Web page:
Category: Food for the Hungry Writer

Food For The Hungry Writer ~ Going Cosmic -The Power of Writing Practice

Going Cosmic–The Power of Writing Practice ©2011 By Jack Remick & Robert J. Ray Writing practice, writing under the clock, frees you from the clutches of the infernal ghost in the culture machine – the editor. The editor, wrapped in rules and logic, dresses up like mom, and dad, and the third grade teacher who taught you to dot your I’s and cross your T’s, and begin every sentence with a capital letter. The editor, logic posing as a rocket scientist  puts astronauts on the moon, builds atomic bombs, creates architectural marvels out of steel and concrete and glass – but the editor cannot open the doorway to the creative unconscious. Helpless in the clutches of the ghost in the culture machine, the language dies a cold, cold death. The dead language is all around us. It is around us in Pentagon obfu-speak, it is around us in oprahesque-tele-babble, it is around us in politico-pseudo-psycho chatter, it is around us in the punchless wonders of thickly paragraphed novels marching over the edge of the world like literary lemmings – weak verb, soft noun, zero conflict, washed out, pale skinned three-legged lemmings. With writing practice, writing under the clock, you shoulder the dead language aside to discover the energy of your creative powers. The dead language: “He slipped out of the room to look for the clock, and by his...

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Food For the Hungry Writer ~ Memoir & Journal Writing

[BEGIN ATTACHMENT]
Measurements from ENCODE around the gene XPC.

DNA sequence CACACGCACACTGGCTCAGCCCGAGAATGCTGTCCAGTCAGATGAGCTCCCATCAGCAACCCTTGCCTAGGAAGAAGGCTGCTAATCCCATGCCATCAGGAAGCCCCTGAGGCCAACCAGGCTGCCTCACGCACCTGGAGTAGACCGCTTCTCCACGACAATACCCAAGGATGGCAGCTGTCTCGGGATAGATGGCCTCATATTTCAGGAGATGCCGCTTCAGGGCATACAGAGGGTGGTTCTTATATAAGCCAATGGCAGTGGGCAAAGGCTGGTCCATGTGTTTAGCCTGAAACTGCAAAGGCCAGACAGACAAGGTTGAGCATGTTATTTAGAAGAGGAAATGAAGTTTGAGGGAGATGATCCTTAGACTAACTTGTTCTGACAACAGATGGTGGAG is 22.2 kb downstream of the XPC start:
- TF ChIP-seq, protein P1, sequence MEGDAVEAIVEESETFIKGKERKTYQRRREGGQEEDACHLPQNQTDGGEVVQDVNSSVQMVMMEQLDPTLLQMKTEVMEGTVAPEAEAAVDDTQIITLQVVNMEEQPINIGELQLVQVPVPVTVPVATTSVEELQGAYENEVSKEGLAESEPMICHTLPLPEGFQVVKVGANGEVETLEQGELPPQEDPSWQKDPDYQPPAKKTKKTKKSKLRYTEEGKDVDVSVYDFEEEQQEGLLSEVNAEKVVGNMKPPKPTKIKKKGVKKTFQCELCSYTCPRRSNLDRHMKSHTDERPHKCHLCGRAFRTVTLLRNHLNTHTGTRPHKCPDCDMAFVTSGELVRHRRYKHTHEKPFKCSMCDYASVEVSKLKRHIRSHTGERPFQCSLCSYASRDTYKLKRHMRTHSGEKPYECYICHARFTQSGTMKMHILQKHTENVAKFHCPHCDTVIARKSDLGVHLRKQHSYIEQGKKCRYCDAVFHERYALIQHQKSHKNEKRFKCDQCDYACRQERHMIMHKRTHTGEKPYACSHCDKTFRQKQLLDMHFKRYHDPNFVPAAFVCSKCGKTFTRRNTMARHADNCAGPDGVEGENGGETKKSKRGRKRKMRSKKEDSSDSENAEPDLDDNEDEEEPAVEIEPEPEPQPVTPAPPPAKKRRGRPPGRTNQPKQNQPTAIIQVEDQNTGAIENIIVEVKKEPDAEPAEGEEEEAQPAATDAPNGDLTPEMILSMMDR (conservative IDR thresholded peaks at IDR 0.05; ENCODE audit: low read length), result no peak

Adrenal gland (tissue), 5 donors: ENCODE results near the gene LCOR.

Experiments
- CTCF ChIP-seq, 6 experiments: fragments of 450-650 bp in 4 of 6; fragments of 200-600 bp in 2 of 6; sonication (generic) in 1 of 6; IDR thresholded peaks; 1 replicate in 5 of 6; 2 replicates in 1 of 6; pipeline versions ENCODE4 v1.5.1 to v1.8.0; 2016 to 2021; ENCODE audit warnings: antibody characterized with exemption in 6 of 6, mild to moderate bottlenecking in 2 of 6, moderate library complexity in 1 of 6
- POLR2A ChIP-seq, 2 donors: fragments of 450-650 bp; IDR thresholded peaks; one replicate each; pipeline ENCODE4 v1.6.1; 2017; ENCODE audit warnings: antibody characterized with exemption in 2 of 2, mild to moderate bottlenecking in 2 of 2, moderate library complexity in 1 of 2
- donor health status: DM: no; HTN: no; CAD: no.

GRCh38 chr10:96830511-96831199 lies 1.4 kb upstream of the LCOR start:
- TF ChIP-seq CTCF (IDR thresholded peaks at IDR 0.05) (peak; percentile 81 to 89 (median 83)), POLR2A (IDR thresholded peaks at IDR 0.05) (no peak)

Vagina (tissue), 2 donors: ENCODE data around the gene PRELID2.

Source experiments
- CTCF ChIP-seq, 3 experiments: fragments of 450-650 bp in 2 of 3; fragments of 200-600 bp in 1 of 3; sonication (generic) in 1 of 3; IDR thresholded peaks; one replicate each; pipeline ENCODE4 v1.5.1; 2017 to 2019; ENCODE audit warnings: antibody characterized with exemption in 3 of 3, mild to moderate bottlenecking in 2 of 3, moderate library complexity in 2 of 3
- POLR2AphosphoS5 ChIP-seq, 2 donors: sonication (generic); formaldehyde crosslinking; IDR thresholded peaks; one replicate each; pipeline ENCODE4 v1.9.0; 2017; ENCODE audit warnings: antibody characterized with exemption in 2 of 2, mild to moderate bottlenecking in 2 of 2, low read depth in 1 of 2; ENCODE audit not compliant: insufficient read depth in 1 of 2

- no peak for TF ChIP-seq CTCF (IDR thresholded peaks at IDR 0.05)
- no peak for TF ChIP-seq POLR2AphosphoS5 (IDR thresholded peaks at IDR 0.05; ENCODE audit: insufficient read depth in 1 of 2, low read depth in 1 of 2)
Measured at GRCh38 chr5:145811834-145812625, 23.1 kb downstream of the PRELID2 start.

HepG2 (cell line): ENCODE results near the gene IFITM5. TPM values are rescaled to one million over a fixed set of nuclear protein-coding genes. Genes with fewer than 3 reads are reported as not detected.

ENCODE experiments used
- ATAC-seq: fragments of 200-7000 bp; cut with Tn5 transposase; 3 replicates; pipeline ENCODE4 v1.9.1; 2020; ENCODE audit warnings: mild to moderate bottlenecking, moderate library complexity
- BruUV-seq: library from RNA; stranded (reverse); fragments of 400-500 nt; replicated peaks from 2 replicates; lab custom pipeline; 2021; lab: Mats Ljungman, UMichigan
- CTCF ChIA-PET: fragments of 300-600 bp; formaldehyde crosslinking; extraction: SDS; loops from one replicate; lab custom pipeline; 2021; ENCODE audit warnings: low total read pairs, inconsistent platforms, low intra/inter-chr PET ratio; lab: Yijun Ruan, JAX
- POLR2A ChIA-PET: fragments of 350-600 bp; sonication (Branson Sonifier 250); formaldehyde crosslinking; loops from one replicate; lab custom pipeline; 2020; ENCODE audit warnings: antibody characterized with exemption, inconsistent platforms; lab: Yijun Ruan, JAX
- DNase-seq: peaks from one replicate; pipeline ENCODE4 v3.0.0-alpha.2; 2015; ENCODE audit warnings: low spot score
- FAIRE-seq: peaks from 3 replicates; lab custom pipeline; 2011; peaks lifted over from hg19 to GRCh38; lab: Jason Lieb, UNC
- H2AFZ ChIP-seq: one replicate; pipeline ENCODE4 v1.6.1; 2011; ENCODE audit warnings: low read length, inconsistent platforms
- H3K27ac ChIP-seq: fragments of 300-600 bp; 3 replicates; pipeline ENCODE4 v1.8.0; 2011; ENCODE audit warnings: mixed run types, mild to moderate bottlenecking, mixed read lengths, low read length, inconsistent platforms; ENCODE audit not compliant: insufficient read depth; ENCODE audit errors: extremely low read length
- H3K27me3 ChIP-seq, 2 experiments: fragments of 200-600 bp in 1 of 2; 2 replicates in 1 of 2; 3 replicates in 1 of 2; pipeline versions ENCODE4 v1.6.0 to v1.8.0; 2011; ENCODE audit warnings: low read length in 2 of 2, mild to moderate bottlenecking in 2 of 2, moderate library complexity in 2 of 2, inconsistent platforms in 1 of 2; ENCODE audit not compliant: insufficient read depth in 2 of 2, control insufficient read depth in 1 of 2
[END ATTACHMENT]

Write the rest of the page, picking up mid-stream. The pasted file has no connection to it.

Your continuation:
Some Notes on Memoir from “Food for the Hungry Writer” ©2011 by Jack Remick and Robert J Ray. Not since the 18th Century have we seen anything like the flowering of memoir writing in our time. Is the hunger for memoir symptomatic of the Politics of the Individual? or are readers, fed up with fiction, turning to the trials and triumphs of real people for inspiration and validation? Accompanying the flood of memoirs is the journal, a personal kind of writing without form, without structure, without, necessarily, style. The memoir isn’t a novel yet it travels beyond journal. It has structure and form, it has inhabitants and villains, it has suspense and mystery as well as delicate, intimate, exploratory writing. History of timed writing. Automatic writing comes  from the Surrealists.  Robert Desnos taught the surrealists to write the waking dream; Jack Kerouac and the Beats loved automatic writing, blowing deep as outlined in Kerouac’s Twenty-One principles of Automatic Writing; Natalie Goldberg adapted automatic writing into Writing Practice when she put a timer on it.  In Taos, generations of writers learned timed writing, which leads to memoir. Natalie’s favorite line: I remember…. and its counter: I don’t remember…. First Rule: Always open up: let your hand guide your memory. It is in you, you have to get to it. Structure of timed writing: Write until the timer stops. Why? Writers have a...

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Going Cosmic with Timed Writing